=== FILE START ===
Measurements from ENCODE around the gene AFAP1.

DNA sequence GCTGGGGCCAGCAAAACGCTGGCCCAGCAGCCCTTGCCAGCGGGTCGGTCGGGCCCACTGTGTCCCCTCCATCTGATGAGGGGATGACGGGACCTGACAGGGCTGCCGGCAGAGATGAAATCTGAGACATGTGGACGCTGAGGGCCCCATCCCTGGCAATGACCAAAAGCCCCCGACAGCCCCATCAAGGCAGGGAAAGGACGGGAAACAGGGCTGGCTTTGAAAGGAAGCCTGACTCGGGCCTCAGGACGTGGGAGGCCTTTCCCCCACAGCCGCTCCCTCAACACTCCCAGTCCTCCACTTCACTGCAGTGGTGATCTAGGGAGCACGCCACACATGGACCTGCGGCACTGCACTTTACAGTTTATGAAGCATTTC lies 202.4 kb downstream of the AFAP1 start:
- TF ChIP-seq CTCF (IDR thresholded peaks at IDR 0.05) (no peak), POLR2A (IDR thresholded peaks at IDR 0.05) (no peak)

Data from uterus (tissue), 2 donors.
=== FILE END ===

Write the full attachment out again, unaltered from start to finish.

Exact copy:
Measurements from ENCODE around the gene AFAP1.

DNA sequence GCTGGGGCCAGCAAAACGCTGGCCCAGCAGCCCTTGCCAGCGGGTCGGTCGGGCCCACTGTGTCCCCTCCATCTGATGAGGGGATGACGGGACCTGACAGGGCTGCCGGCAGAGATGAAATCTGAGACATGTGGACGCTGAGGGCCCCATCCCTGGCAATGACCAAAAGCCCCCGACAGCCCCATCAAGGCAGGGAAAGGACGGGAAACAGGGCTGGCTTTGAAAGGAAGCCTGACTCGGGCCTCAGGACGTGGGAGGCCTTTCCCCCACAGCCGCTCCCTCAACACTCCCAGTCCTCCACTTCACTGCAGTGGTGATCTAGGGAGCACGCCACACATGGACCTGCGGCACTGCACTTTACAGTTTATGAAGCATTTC lies 202.4 kb downstream of the AFAP1 start:
- TF ChIP-seq CTCF (IDR thresholded peaks at IDR 0.05) (no peak), POLR2A (IDR thresholded peaks at IDR 0.05) (no peak)

Data from uterus (tissue), 2 donors.